In my essay “Our Weapon: The Truth”, published on The Occidental Observer in December 2011, I said this:
The fact that somebody expresses a forbidden thought, and forces the system and the public to tolerate it, is already a victory that puts the system into a defensive posture.
Essentially the same idea had been stated by Milovan Mracevich in this final paragraph from an article about “Holocaust Denial” that appeared in 1984 in The Montreal Gazette:
Many Jews fear that revisionist propaganda may eventually succeed in denigrating the central fact of the Holocaust, namely the murder of millions of Jews in gas chambers, from an absolute historical truth into a subject of debate. If a sizable portion of the public ever begins even to question the genocide as having occurred, the revisionists will, in a large sense, have already won. [M. Mracevich, “‘Holocaust-Denial Movement’ Steps Up Attack” The Montreal Gazette, 1 March 1984]
The problem that the Holocaustian establishment has is that if they engage the revisionists, they will lose the argument because the facts are on the revisionist side, and if they are seen forcibly stifling expressions of revisionism, they will lose moral status and credibility by abandoning the pretense of being truly liberal and committed to fairness. Either way, discussing or refusing to discuss, they lose — if only someone raises the question.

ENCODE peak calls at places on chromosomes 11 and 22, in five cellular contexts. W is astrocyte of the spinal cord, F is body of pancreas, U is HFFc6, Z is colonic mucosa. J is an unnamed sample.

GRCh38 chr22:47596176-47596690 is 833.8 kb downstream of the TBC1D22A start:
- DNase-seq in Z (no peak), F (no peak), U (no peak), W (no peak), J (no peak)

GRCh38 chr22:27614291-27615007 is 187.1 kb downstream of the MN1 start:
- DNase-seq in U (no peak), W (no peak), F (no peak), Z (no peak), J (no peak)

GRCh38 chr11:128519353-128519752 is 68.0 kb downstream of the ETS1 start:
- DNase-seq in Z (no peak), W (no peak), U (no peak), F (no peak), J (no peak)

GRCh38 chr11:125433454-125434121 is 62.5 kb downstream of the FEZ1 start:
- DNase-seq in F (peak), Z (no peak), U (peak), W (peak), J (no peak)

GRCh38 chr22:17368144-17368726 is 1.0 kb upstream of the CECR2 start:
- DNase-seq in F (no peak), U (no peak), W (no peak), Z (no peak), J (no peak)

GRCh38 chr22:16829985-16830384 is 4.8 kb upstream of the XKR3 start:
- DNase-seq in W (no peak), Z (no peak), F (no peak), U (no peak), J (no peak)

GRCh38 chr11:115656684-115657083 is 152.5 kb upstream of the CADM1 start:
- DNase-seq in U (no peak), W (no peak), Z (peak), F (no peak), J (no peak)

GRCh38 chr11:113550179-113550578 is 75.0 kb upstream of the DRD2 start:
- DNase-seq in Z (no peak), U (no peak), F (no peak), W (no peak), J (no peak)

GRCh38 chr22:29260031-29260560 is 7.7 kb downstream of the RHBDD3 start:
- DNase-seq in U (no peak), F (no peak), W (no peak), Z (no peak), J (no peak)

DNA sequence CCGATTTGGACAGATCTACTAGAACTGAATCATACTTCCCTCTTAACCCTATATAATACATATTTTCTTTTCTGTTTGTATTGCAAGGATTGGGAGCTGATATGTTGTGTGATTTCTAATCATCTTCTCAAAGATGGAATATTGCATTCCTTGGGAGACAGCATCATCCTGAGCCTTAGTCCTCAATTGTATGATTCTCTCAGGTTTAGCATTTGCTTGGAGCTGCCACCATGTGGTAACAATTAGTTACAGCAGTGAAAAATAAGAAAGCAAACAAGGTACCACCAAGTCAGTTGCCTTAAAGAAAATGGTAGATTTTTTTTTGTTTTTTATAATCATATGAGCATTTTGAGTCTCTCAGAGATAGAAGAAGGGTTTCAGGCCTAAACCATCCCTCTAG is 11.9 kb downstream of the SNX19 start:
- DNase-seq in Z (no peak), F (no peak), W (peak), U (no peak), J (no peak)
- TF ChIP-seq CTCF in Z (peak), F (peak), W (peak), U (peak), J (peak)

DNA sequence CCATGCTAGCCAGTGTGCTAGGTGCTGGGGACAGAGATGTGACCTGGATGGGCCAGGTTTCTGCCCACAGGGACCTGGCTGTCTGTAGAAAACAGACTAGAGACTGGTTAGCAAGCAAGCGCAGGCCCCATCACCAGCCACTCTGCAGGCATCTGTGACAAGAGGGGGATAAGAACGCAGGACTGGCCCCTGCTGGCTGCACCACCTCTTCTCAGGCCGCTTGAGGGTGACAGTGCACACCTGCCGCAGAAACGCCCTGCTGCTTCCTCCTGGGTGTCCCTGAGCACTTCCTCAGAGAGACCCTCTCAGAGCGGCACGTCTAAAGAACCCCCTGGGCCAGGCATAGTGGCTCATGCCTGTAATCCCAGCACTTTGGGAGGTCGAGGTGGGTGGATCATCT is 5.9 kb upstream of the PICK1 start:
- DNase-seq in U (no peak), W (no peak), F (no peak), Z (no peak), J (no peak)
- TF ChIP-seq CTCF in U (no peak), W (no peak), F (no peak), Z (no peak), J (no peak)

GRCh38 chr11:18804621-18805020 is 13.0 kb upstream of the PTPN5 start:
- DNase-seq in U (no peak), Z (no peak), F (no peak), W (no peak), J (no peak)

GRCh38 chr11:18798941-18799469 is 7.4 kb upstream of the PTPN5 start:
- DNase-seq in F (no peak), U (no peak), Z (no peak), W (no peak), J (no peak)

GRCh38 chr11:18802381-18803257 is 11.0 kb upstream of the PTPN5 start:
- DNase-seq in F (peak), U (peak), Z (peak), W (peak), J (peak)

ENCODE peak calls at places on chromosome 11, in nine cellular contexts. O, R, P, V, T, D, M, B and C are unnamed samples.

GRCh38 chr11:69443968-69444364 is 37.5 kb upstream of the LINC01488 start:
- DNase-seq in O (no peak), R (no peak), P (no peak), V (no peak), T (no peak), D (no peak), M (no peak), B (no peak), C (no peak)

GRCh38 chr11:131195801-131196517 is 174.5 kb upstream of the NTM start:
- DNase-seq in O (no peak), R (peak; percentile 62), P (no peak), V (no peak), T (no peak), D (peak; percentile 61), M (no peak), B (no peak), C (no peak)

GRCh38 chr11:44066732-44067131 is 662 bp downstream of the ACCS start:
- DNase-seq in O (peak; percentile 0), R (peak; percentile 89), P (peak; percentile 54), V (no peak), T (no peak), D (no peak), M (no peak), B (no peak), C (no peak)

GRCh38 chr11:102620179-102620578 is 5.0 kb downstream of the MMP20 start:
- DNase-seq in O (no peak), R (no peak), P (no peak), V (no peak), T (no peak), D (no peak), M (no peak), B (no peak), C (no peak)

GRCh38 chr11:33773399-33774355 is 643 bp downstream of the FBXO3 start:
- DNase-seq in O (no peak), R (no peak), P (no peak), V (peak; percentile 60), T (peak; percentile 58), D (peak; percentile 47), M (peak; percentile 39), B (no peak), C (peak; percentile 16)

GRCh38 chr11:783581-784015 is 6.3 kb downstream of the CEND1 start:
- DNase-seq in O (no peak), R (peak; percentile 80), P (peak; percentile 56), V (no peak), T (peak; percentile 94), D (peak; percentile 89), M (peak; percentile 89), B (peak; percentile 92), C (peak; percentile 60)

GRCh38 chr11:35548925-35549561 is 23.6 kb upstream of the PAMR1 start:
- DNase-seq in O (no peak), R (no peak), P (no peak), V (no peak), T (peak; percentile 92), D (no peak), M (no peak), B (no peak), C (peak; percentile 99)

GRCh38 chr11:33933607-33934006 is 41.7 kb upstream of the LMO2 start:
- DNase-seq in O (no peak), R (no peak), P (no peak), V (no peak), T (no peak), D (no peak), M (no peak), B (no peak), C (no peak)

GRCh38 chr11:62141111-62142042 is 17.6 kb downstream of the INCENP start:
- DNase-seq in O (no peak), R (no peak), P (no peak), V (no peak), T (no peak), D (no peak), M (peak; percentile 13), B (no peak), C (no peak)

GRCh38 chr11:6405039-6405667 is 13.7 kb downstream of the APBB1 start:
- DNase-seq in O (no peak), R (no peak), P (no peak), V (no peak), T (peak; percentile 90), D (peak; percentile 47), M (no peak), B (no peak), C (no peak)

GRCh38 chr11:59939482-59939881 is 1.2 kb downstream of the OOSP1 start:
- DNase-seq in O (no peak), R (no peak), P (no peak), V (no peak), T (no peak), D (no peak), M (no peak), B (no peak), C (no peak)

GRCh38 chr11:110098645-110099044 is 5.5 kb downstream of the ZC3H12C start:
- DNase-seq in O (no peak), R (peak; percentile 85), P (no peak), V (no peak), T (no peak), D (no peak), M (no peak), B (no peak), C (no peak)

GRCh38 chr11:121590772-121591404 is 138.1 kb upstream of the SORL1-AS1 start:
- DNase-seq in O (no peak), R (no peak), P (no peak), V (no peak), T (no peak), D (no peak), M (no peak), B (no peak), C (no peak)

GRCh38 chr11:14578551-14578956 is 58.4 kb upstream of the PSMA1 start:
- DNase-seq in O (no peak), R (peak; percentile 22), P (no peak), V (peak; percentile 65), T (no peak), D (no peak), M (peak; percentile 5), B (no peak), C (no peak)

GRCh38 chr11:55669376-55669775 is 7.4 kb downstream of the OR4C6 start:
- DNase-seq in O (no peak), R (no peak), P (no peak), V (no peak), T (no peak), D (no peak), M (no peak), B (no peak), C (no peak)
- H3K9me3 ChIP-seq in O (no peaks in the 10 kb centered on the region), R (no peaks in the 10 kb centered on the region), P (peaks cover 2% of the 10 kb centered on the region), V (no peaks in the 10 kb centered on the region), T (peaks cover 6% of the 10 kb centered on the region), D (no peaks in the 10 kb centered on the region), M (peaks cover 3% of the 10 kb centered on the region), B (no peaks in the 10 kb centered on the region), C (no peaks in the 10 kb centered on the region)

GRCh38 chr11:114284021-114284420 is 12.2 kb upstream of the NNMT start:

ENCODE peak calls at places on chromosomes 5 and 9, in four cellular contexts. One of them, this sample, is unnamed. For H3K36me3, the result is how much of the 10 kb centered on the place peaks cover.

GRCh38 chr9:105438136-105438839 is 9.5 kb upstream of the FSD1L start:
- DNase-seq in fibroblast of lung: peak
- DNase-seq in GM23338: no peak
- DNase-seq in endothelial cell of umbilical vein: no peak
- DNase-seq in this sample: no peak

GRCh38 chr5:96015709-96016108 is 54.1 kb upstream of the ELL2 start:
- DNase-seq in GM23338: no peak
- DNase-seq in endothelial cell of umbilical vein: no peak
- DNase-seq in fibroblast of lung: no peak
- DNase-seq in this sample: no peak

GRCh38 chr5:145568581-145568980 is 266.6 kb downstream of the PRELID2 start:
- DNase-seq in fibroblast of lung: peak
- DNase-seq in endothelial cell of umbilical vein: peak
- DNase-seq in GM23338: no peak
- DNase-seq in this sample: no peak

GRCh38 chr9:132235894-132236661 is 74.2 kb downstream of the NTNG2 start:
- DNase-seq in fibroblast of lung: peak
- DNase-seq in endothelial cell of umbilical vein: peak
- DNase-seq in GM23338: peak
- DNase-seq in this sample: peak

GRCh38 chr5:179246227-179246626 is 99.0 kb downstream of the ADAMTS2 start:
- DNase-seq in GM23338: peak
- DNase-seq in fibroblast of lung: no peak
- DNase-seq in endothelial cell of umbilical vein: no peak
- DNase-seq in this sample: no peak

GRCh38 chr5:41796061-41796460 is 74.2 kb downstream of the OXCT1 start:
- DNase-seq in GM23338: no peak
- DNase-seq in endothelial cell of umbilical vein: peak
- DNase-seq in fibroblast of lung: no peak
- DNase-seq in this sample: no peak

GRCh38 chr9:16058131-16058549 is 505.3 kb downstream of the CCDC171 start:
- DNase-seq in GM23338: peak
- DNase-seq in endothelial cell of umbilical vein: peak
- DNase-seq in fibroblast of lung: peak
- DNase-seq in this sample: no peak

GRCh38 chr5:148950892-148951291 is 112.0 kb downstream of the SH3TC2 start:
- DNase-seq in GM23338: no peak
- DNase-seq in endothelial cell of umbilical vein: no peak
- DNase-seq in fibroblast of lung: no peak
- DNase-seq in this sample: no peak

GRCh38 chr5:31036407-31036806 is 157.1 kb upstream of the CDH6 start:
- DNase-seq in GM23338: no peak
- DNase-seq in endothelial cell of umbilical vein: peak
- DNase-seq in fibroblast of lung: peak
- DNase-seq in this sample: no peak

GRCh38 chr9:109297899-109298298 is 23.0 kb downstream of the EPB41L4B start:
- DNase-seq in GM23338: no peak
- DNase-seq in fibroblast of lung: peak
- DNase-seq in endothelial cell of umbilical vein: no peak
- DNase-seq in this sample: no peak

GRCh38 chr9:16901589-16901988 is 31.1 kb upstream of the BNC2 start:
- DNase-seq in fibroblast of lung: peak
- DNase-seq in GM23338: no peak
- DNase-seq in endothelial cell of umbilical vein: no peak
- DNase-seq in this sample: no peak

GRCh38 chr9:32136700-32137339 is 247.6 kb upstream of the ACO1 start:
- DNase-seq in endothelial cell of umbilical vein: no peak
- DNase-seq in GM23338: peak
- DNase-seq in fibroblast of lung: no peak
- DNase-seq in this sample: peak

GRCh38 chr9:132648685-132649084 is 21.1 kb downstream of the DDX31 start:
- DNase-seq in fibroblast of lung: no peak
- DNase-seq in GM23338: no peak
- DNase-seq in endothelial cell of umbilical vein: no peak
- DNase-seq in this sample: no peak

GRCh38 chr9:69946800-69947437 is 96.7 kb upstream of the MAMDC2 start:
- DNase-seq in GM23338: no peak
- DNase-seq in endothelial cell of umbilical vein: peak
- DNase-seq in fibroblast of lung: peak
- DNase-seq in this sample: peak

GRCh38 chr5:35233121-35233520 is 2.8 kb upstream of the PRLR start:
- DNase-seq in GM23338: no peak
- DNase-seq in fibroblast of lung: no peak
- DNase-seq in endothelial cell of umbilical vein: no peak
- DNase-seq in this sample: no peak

Another point that I made in my essay “Our Weapon: The Truth” was that the success of a publicity-campaign should not be measured by the number of people willing to stand up and publicly agree. Most of the people influenced by such a campaign will not be willing to do that.
Disbelief toward the Jewish Holocaust story may not always be expressed as disbelief, since we all know that lack of faith here is strongly disapproved. We are all familiar with the concept of avoiding trouble by not saying exactly what we really think. Private doubt about the Holocaust may come out as impatience with having to hear about the Holocaust yet again, or as criticisms of how the Holocaust story is used, often introduced by a concatenation like, “I am not a Holocaust-Denier but … “
The paucity of overt expressions of outright support for revisionism therefore should not be taken as a sign of failure. On the contrary, merely having Holocaust-skepticism accepted as an opinion to which one is entitled is an enormous success. That is what Milovan Mracevich told us in 1984.
Anyone who says that revisionism has had no impact is willfully blind. Jews are no longer securely established on the pedestal that they occupied a few decades ago, and widespread doubt about their Holocaust story is certainly a large part of the reason for that change.
The Holocaust and the rest of the Jewish mythology that we are all expected to endorse is a mere house of cards just waiting to be knocked down.